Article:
‏Illegal‏

‏6.74‏

‏77.26‏

‏7.70‏

‏1.87‏

‏1.48‏

‏94‏

‏Sofia‏

‏Bulgaria‏

‏Illegal‏

‏6.66‏

‏82.65‏

‏12.83‏

‏2.91‏

‏2.33‏

‏95‏

‏Ottawa‏

‏Canada‏

‏Partial‏

‏6.62‏

‏69.80‏

‏35.43‏

‏9.53‏

‏7.67‏

‏96‏

‏Vancouver‏

‏Canada‏

‏Partial‏

‏6.40‏

‏69.80‏

‏23.44‏

‏6.30‏

‏5.25‏

‏97‏

‏Sao Paulo‏

‏Brazil‏

‏Partial‏

‏6.38‏

‏64.94‏

‏68.55‏

‏19.81‏

‏16.55‏

‏98‏

‏Rotterdam‏

‏Netherlands‏

‏Partial‏

‏6.33‏

‏73.40‏

‏12.75‏

‏3.26‏

‏2.74‏

‏99‏

‏Ljubljana‏

‏Slovenia‏

‏Partial‏

‏6.32‏

‏80.41‏

‏3.43‏

‏0.80‏

‏0.67‏

‏100‏

‏Barcelona‏

‏Spain‏

‏Partial‏

‏6.23‏

‏78.09‏

‏39.59‏

‏9.51‏

‏8.14‏

‏101‏

‏Montreal‏

‏Canada‏

‏Partial‏

‏6.15‏

‏69.80‏

‏60.52‏

‏16.27‏

‏14.10‏

‏102‏

‏Kiev‏

‏Ukraine‏

‏Partial‏

‏6.00‏

‏74.78‏

‏14.73‏

‏3.70‏

‏3.28‏

‏103‏

‏Abuja‏

‏Nigeria‏

‏Illegal‏

‏5.88‏

‏20.63‏

‏7.40‏

‏6.73‏

‏6.10‏

‏104‏

‏Lima‏

‏Peru‏

‏Partial‏

‏5.88‏

‏37.83‏

‏12.28‏

‏6.09‏

‏5.52‏

‏105‏

‏Mexico City‏

‏Mexico‏

‏Partial‏

‏5.87‏

‏65.87‏

‏22.58‏

‏6.43‏

‏5.84‏

‏106‏

‏Cape Town‏

‏South Africa‏

‏Illegal‏

‏5.82‏

‏48.80‏

‏2.47‏

‏0.95‏

‏0.87‏

‏107‏

‏Karachi‏

‏Pakistan‏

‏Illegal‏

‏5.32‏

‏60.70‏

‏135.48‏

‏41.89‏

‏41.95‏

‏108‏

‏Manila‏

‏Philippines‏

‏Illegal‏

‏5.24‏

‏74.27‏

‏2.32‏

‏0.59‏

‏0.60‏

‏109‏

‏Rio de Janeiro‏

‏Brazil‏

‏Partial‏

‏5.11‏

‏64.94‏

‏28.82‏

‏8.33‏

‏8.69‏

‏110‏

‏Mumbai‏

‏India‏

‏Partial‏

‏4.57‏

‏60.39‏

‏89.38‏

‏27.78‏

‏32.38‏

‏111‏

‏New Delhi‏

‏India‏

‏Partial‏

‏4.38‏

‏60.39‏

‏101.20‏

‏31.45‏

‏38.26‏

‏112‏

‏Antwerp‏

‏Belgium‏

‏Partial‏

‏4.29‏

‏75.92‏

‏4.10‏

‏1.01‏

‏1.26‏

‏113‏

‏Astana‏

‏Kazakhstan‏

‏Illegal‏

‏4.22‏

‏39.29‏

‏1.78‏

‏0.85‏

‏1.07‏

‏114‏

‏Montevideo‏

‏Uruguay‏

‏Legal‏

‏4.15‏

‏66.75‏

‏19.54‏

‏5.50‏

‏7.06‏

‏115‏

‏Johannesburg‏

‏South Africa‏

‏Illegal‏

‏4.01‏

‏48.80‏

‏3.76‏

‏1.45‏

‏1.92‏

‏116‏

‏Panama City‏

‏Panama‏

‏Illegal‏

‏3.85‏

‏56.52‏

‏0.81‏

‏0.27‏

‏0.37‏

‏117‏

‏Jakarta‏

‏Indonesia‏

‏Illegal‏

‏3.79‏

‏53.40‏

‏1.92‏

‏0.68‏

‏0.95‏

‏118‏

‏Asuncion‏

‏Paraguay‏

‏Partial‏

‏2.22‏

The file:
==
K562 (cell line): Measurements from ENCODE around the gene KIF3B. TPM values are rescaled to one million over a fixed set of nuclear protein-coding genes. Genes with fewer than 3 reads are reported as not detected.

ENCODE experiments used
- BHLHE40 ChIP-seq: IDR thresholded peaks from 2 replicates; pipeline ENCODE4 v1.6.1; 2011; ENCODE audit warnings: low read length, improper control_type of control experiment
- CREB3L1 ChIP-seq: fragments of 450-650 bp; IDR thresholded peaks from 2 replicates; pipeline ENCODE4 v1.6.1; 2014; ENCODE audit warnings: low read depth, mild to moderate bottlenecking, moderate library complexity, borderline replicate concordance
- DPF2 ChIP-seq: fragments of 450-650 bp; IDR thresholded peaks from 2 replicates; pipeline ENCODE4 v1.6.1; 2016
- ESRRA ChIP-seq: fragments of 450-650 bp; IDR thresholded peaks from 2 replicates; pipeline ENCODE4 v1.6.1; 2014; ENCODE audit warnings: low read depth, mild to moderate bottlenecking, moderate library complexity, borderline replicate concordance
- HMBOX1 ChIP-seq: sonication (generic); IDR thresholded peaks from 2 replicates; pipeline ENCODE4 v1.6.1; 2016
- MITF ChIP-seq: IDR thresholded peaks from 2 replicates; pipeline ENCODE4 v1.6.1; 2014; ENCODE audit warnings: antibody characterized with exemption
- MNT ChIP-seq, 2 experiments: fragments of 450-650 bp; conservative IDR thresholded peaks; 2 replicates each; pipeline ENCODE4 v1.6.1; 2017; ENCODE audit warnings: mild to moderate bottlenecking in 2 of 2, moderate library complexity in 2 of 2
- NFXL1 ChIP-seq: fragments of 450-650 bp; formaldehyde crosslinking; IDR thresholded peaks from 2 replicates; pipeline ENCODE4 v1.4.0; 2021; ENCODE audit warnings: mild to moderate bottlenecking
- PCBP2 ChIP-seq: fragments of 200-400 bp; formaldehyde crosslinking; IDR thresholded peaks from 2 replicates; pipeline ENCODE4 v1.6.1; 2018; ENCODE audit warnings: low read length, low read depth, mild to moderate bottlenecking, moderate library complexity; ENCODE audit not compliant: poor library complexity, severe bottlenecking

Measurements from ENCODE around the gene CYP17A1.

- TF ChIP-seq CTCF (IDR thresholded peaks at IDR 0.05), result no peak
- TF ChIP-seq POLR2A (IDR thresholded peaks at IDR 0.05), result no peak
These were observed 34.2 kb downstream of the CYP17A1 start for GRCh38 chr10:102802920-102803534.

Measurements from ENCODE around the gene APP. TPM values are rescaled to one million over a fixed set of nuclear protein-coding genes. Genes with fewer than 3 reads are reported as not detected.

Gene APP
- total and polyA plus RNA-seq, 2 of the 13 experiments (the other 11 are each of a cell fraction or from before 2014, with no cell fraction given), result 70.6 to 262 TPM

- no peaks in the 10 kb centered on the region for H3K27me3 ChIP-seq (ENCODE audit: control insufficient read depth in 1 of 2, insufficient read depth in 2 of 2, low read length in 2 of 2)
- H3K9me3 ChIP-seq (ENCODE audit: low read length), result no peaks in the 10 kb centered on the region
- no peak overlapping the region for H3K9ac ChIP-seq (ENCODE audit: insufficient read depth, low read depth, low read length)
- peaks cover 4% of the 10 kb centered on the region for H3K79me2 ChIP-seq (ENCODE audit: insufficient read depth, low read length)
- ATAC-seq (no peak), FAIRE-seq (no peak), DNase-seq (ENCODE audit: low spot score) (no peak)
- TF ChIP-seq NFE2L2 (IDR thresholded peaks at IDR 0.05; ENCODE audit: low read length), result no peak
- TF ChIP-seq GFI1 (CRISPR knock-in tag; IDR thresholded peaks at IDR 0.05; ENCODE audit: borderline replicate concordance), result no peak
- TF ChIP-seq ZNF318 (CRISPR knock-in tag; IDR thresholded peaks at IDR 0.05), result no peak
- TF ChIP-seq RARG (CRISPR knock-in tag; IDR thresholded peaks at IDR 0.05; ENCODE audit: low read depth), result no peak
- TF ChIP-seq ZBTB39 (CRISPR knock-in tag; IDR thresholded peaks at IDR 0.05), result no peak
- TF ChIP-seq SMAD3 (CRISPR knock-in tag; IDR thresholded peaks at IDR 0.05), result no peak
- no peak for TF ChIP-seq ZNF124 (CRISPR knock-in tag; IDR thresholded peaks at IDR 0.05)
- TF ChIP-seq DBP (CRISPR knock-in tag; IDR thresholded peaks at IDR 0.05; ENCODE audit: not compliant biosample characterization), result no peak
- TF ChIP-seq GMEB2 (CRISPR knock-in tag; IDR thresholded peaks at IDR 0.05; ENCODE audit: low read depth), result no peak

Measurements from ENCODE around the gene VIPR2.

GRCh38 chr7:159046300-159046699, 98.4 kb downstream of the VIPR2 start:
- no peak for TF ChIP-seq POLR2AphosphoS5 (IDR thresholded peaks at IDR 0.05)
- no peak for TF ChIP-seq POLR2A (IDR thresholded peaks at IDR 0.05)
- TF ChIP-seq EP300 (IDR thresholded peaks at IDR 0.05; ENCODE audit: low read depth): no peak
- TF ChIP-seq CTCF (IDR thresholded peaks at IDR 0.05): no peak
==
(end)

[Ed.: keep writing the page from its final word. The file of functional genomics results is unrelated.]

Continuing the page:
‏16.00‏

‏0.16‏

‏0.19‏

‏0.46‏

‏119‏

‏Bogota‏

‏Colombia‏

‏Partial‏

‏2.20‏

‏49.44‏

‏15.80‏

‏6.00‏

‏14.53‏

‏120‏

‏Quito‏

‏Ecuador‏

‏Partial‏

‏1.34‏

‏70.39‏

‏0.56‏

‏0.15‏

‏0.60‏

‏Methodology‏

‏Selection of the cities:‏

‏To select the cities for the study, Seedo first looked at the top and bottom cannabis consuming countries around the world. Then they analysed nations where marijuana is partially or completely legal, as well as illegal, and selected the final list of 120 cities in order to best offer a representative comparison of the global cannabis price. ‏

‏Data:‏

‏Price per gram, US$ ‏ ‏- Crowdsourced city-level surveys adjusted to World Drug Report 2017 of the United Nations Office on Drugs and Crime.‏

‏Taxes on Cigarettes, % of the most sold brand‏ ‏ – Taxes as a percentage of the retail price of the most sold brand (total tax). ‏ ‏Source‏ ‏: Appendix 2 of the WHO report on the global tobacco epidemic, 2015.‏

‏Annual possible tax collection is calculated in the following way: ‏

‏Total_Possible_Tax=Population_City*Prevalence*Avg_Consumption_year_gr*price*tax_level, where:‏

‏Population: latest available local population data sources.‏

‏Annual Prevalence (percentage of population, having used weed in the year). Source: World Drug Report 2017 of the United Nations Office on Drugs and Crime‏

‏Average Consumption of weed per year in grams (people who consumed weed at least once in the previous year). ‏

‏Estimation, with the assumption, that one use of weed on average means one joint. ‏

‏One joint is assumed to have 0.66 grams of weed as in the paper of Mariani, Brooks, Haney and Levin (2010). ‏

‏The distribution of use during the year is assumed to be the same as in Zhao and Harris (2004), where the yearly usage varies from once or twice a year to everyday.‏

‏Total Consumption in Tons‏

‏Consumption=Population*Prevalence*Consumption_year_gr‏

‏Population: latest available local population data sources.‏

‏Annual Prevalence (percentage of population, having used weed in the year). ‏ ‏Source‏ ‏: World Drug Report 2017 of the United Nations Office on Drugs and Crime‏

‏Average Consumption of weed per year in grams (people who consumed weed at least once in the previous year).‏

‏Estimation, with the assumption, that one use of weed on average means one joint. ‏

‏One joint is assumed to have 0.66 grams of weed as in the paper of Mariani, Brooks, Haney and Levin (2010). ‏

‏The distribution of use during the year is assumed to be the same as in Zhao and Harris (2004), where the yearly usage varies from once or twice a year to everyday. ‏